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Capsella Bursa

Botanical Name : Capsella bursa-pastoris – (L.)Medik.

Family : Brassicaceae

Introduction :

Capsella bursa-pastoris, known as shepherd’s purse because of its triangular flat fruits, which are purse-like, is a small annual and ruderal flowering plant in the mustard family (Brassicaceae). It is native to eastern Europe and Asia minor, but is naturalized and considered a common weed in many parts of the world, especially in colder climates, including British Isles, where it is regarded as an archaeophyte, North America and China, but also in the Mediterranean and North Africa. C. bursa-pastoris is the second-most prolific wild plant in the world, and is common on cultivated ground and waysides and meadows.

Scientists have referred to this species as a ‘protocarnivore’, since it has been found that its seeds attract and kill nematodes as a means to locally enrich the soil.

Names in different Indian languages :

English : Shepherd’s purse

Others : Blind Weed,Shepherd’s Purse,Cocowort

Synonyms :

Bursa bursa-pastoris Shafer

Bursa djurdjurae Shull

Bursa fracticruris Borbás

Bursa grandiflora Kuntze

Bursa nana (Baumg.) Borbás

Bursa occidentalis Shull

Bursa orientalis Shull

Bursa pastoris Weber

Bursa penarthae Shull

Bursa rubella Druce

Bursa tuscaloosae Shull

Bursa viguieri Shull

Capsella agrestis Jord.

Capsella alpestris Miégev.

Capsella apetala Opiz

Capsella batavorum E.B. Almq.

Capsella bursa-pastoris subsp. bursa-pastoris

Capsella bursa-pastoris subsp. eu-bursa Briq.

Capsella bursa-pastoris subsp. occidentalis (Shull) Maire

Capsella bursa-pastoris var. integrifolia DC.

Capsella bursa-pastoris var. minuta Post

Capsella concava E.B. Almq.

Capsella heegeri Solms.

Capsella hyrcana Grossh.

Capsella lycia Stapf

Capsella mediterranea E.B. Almq.

Capsella patagonica E.B. Almq.

Capsella penarthae (Shull) Wilmott

Capsella polymorpha Cav.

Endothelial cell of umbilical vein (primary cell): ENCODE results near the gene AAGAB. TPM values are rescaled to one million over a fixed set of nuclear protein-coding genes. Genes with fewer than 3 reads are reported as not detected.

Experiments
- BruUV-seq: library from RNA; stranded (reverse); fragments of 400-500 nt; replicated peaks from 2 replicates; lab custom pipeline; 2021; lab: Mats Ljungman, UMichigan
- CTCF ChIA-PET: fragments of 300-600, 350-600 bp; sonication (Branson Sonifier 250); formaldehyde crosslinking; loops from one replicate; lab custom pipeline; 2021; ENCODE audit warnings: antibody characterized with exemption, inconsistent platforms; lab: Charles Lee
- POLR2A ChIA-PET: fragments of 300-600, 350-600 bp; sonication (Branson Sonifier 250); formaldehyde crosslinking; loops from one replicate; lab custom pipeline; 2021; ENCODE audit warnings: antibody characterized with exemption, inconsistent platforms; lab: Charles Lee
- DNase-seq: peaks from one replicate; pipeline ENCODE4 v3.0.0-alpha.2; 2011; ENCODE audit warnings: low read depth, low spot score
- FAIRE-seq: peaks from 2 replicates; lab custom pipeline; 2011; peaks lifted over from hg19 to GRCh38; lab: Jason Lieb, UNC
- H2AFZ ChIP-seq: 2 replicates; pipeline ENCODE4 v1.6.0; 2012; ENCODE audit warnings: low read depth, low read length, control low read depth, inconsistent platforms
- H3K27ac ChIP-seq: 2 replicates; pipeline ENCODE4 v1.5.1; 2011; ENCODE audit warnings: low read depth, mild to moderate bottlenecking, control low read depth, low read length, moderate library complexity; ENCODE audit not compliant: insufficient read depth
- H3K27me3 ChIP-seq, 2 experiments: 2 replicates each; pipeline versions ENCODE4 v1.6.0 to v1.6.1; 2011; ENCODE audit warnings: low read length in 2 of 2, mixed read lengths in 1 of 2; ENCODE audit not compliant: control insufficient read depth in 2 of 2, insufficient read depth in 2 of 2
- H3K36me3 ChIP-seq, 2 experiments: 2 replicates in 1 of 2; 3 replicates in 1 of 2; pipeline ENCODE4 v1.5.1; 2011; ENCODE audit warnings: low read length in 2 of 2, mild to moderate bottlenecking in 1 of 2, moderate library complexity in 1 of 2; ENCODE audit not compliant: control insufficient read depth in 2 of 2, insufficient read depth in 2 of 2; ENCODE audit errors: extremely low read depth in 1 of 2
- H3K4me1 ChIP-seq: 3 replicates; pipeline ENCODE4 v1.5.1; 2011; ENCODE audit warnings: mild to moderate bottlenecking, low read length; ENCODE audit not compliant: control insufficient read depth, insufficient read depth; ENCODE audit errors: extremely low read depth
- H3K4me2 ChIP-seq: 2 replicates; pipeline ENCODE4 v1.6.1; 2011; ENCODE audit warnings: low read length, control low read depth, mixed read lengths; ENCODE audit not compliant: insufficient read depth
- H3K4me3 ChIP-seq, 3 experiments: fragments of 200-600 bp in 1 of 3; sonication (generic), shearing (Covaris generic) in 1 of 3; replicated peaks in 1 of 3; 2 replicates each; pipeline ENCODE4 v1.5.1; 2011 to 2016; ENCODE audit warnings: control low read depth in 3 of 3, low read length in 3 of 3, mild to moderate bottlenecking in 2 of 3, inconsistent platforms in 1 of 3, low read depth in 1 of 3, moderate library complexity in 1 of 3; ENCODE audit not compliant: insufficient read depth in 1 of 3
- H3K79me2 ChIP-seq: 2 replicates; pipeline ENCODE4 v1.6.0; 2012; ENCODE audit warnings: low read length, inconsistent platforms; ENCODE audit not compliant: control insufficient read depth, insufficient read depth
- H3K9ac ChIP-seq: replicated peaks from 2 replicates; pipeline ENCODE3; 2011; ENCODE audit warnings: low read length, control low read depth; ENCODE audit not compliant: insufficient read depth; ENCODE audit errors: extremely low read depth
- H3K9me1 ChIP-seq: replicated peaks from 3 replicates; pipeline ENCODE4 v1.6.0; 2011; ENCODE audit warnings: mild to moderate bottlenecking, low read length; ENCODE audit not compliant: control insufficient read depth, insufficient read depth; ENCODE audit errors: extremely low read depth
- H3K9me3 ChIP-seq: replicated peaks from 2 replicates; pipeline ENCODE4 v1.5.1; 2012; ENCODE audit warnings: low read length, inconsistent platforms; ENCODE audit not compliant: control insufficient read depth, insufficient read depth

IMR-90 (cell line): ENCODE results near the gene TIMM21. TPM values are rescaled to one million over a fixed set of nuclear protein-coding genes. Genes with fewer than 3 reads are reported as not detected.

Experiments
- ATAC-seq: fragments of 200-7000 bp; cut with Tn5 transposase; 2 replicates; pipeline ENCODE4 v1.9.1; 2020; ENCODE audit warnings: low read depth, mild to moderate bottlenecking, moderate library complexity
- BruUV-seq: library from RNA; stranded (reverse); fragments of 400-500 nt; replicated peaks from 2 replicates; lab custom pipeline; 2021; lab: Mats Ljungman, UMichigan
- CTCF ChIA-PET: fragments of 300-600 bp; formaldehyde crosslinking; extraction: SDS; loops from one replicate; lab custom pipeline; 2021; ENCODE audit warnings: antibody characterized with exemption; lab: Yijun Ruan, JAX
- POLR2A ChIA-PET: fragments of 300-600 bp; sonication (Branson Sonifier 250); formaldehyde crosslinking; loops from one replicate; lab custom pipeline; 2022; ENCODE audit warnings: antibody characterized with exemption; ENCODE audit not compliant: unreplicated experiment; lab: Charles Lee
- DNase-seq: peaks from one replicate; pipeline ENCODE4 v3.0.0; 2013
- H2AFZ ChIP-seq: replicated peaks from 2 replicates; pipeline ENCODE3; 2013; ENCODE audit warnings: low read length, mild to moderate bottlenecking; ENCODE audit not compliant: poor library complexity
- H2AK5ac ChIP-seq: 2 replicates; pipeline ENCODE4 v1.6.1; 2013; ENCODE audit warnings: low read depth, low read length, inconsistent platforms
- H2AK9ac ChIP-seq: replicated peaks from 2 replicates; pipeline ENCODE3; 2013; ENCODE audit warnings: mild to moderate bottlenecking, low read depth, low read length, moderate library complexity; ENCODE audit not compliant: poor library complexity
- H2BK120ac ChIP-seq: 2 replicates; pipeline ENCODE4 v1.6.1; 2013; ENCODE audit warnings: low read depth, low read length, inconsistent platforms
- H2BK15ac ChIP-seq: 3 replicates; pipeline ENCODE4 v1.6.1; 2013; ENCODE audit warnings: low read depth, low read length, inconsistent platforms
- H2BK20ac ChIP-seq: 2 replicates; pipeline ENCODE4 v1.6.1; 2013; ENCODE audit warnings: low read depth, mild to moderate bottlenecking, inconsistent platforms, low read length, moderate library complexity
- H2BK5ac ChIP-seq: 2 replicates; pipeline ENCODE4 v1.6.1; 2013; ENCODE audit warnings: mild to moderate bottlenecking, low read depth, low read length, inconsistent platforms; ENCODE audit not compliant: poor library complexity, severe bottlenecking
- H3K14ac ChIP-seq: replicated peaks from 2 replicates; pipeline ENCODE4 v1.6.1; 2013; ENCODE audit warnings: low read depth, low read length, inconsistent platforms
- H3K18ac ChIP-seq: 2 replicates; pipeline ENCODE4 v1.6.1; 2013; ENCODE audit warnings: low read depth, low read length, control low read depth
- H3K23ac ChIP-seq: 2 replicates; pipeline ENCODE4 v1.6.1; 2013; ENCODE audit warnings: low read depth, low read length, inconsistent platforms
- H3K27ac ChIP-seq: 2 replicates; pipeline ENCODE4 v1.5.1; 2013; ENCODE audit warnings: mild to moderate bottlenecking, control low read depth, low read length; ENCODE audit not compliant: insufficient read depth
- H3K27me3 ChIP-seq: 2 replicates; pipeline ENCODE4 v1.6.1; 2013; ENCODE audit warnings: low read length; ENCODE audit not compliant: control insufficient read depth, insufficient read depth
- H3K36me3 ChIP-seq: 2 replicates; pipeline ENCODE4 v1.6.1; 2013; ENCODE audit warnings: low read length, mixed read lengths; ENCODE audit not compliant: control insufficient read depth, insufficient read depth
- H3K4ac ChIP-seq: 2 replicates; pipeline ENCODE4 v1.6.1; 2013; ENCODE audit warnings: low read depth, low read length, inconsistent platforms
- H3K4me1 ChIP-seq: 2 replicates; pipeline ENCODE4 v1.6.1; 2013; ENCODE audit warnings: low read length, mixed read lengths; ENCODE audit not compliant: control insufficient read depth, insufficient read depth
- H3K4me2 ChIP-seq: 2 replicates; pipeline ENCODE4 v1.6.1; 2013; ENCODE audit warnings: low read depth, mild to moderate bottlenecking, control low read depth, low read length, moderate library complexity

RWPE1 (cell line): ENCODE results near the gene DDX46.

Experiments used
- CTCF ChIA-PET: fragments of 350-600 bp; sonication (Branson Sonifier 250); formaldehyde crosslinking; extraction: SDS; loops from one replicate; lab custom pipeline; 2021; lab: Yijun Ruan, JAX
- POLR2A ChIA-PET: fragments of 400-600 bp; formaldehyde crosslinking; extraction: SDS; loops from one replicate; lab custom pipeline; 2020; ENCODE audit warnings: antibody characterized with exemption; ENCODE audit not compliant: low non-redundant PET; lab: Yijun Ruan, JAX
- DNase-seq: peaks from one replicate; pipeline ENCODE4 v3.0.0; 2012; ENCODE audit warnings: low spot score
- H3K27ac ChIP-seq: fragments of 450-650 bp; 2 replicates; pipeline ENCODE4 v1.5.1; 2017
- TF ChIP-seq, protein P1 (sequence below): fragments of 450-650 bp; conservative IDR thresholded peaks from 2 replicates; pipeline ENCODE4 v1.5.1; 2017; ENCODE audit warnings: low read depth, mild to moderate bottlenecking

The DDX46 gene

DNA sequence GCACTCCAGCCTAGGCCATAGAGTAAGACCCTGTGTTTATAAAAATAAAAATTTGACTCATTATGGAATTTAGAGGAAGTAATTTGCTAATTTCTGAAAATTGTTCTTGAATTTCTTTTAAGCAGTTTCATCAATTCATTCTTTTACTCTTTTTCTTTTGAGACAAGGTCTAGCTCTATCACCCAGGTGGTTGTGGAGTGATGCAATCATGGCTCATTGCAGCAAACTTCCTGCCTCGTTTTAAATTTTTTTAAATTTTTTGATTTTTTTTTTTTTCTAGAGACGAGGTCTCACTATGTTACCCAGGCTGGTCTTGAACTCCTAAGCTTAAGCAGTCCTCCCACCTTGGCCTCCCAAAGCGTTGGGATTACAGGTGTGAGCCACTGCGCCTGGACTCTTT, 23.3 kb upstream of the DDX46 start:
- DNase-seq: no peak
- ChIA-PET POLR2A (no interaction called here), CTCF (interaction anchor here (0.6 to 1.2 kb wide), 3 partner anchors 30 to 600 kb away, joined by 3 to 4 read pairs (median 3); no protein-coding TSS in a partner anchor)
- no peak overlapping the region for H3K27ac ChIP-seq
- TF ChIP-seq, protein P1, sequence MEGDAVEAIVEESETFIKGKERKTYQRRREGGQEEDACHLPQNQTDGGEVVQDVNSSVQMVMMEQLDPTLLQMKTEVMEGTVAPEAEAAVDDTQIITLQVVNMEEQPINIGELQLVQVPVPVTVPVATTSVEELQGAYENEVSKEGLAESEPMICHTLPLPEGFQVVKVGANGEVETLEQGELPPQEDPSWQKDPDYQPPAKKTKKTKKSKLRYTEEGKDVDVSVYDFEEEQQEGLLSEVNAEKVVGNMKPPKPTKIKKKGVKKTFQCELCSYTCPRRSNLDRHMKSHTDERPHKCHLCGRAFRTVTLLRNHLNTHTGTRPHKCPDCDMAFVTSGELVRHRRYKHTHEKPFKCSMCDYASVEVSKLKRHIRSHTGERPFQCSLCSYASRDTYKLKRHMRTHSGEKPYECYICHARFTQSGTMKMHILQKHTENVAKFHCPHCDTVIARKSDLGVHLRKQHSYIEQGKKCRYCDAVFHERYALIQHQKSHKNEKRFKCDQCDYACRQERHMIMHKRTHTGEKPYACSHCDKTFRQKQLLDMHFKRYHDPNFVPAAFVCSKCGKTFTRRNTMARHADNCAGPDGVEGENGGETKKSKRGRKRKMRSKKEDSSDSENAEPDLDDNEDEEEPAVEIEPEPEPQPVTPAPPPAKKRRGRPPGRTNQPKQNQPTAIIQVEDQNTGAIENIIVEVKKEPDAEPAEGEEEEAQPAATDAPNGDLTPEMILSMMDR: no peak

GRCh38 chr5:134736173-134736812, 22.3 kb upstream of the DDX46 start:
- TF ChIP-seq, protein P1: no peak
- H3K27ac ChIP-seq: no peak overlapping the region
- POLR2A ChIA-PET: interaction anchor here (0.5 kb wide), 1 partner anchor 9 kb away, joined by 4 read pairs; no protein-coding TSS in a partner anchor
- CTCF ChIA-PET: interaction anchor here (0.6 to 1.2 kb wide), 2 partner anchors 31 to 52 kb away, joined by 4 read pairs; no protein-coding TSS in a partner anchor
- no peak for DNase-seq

Capsella ruderalis Jord.

Capsella stenocarpa (Crép.) Timb.-Lagr.

Capsella thomsonii Hook.f.

Capsella treviorum E.B. Almq.

Capsella turoniensis E.B. Almq.

Capsella viguieri Blaringhem

Lepidium bursa-pastoris (L.) Willd.

Nasturtium bursa-pastoris (L.) Roth

Solmsiella heegeri (Solms-Laub.) Borbás

Thlaspi bursa-pastoris L..

Morphology :

Annual herbs, sparsely branched, erect, to 30 cm high, glabrous. Basal leaves 6-14 x 2-3.5 cm, short-stalked, rosulate, oblong-lanceolate or spathulate, pinnatipartite; cauline ones 1-7 x 0.2-2 cm, ovate-lanceolate, amplexicaul, serrate-dentate or entire, acute at apex. Racemes congested at anthesis, much elongate at maturity, to 25 cm long in fruit; pedicels spreading to horizontal. Sepals oblong, obtuse, ca 2 x 1 mm, usually green. Petals 4, spreading, lanceolate, 2-3 x 0.5-1 mm, white. Fruits obcordate to 3-angled, laterally compressed, scarcely attenuate at base, slightly emarginate at apex with a wide apical notch, 5-9 x 3.5-6 mm; seeds numerous, minute, ca 1 mm long, reddish brown to black.

Distribution & Habitat :

Suitable for: light (sandy), medium (loamy) and heavy (clay) soils. Suitable pH: acid, neutral and basic (alkaline) soils and can grow in very acid and saline soils.

It can grow in semi-shade (light woodland) or no shade. It prefers dry or moist soil.

Uses :

Shepherd’s purse is little used in herbalism, though it is a commonly used domestic remedy, being especially efficacious in the treatment of both internal and external bleeding, diarrhoea etc[4, 222]. A tea made from the whole plant is antiscorbutic, astringent, diuretic, emmenagogue, haemostatic, hypotensive, oxytocic, stimulant, vasoconstrictor, vasodilator and vulnerary[4, 7, 9, 13, 21, 46, 147, 165, 172, 176, 222]. A tea made from the dried herb is considered to be a sovereign remedy against haemorrhages of all kinds – the stomach, the lungs, the uterus and more especially the kidneys[4, 222]. The plant can be used fresh or dried, for drying it is harvested in the summer[9]. The dried herb quickly loses its effectiveness and should not be stored for more than a year[9]. Clinical trials on the effectiveness of this plant as a wound herb have been inconclusive[244]. It appears that either it varies considerably in its effectiveness from batch to batch, or perhaps a white fungus that is often found on the plant contains the medically active properties[244]. The plant has been ranked 7th amongst 250 potential anti-fertility plants in China[218]. It has proven uterine-contracting properties and is traditionally used during childbirth[222]. The plant is a folk remedy for cancer – it contains fumaric acid which has markedly reduced growth and viability of Ehrlich tumour in mice[218]. A homeopathic remedy is made from the fresh plant[4]. It is used in the treatment of nose bleeds and urinary calculus[7]. The German Commission E Monographs, a therapeutic guide to herbal medicine, approve Capsella bursa-pastoris Shepherd’s Purse for nose bleeds, premenstrual syndrome, wounds & burns (see [302] for critics of commission E).

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